If Connecticut officials are going to continue to allow schools to use seclusion as a behavioral intervention, can’t they at least make sure that seclusion rooms have chairs?
That was the understated, soft-spoken plea from a 19-year-old student named Laquandria, who told a gathering of state agency leaders, educators and parents Thursday that she had been secluded and restrained multiple times while attending public schools and special education programs in Connecticut.
“The walls weren’t padded, there was nowhere to sit – I felt like an animal,” said Laquandria, whose last name was withheld because of her family’s involvement with the Department of Children and Families. She is now finishing her high school education at a Hamden residential program. “I feel like, you know,” she told the assembled state officials, “we should at least have somewhere to sit.”
Her comments punctuated a three-hour forum on the use of restraints and seclusion in state schools, convened by the Office of the Child Advocate and the Office of Protection and Advocacy for Persons with Disabilities. The forum comes six months after leaders of the two watchdog agencies called for an end to the use of restraints and seclusion as behavioral interventions in schools, as they investigated the controversial use of “scream rooms” at the Farm Hill Elementary School in Middletown.
In recent months — concerned that schools are still using restraints and seclusion unnecessarily, especially as diagnoses of autism and emotional disorders rise – a coalition of eight state agencies launched a public education campaign to reduce their use. On Thursday, the group invited experts, parents and educators to discuss possible reforms, including improved training in alternative behavioral interventions, a shift from reactive to preventive strategies, and changes in state and federal law.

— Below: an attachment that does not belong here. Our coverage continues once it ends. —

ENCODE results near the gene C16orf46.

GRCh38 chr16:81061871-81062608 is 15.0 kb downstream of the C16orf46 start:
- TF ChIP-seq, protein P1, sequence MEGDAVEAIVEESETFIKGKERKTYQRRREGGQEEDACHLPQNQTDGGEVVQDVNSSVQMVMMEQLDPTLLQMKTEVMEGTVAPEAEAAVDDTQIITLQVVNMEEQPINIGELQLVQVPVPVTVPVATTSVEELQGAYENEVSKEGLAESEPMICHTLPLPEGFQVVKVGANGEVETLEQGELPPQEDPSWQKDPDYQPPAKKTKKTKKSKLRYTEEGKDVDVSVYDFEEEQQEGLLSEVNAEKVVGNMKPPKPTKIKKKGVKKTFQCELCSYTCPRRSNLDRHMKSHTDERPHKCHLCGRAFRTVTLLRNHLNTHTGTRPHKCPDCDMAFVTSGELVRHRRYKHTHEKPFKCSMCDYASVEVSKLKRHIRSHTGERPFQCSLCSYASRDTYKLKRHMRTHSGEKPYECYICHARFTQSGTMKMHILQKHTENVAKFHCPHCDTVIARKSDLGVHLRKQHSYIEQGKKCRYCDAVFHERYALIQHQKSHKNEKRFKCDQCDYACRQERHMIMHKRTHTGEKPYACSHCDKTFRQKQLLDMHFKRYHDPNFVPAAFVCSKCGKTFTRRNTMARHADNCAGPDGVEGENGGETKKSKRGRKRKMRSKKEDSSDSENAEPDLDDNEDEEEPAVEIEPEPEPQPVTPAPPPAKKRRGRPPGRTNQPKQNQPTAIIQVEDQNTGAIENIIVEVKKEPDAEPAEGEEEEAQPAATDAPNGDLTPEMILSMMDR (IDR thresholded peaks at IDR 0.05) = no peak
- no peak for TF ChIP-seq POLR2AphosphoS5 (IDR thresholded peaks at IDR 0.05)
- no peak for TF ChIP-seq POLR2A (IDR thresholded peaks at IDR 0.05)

“For a very long time, we have gotten it wrong in dealing with children” with behavioral problems, said U.S. Sen. Christopher Murphy, who deemed the school disciplinary system “broken.” He said he was working with other senators on federal legislation that would restrict the use of restraints and seclusion in schools – practices currently regulated by states.
The Connecticut education department recently began compiling comprehensive data on the use of restraints and seclusion in schools, but does not have a specific strategy for reducing or eliminating those practices. A state report last year showed more than 18,000 incidents in which special education children were restrained or secluded in “emergency” situations, and another 18,000 incidents in which they were secluded in accordance with a student’s individualized education program, or IEP. More than 800 children were injured in those instances, eight of them seriously.
Connecticut state law allows for the use of restraints and seclusion in emergencies that pose imminent danger to a student or others. But it also allows for special education students to be placed in seclusion if their IEP provides for such placement – a provision that some child advocates say is overly broad. Educators are supposed to notify a child’s parents or guardians of each incident in which a child is placed in seclusion or physically restrained.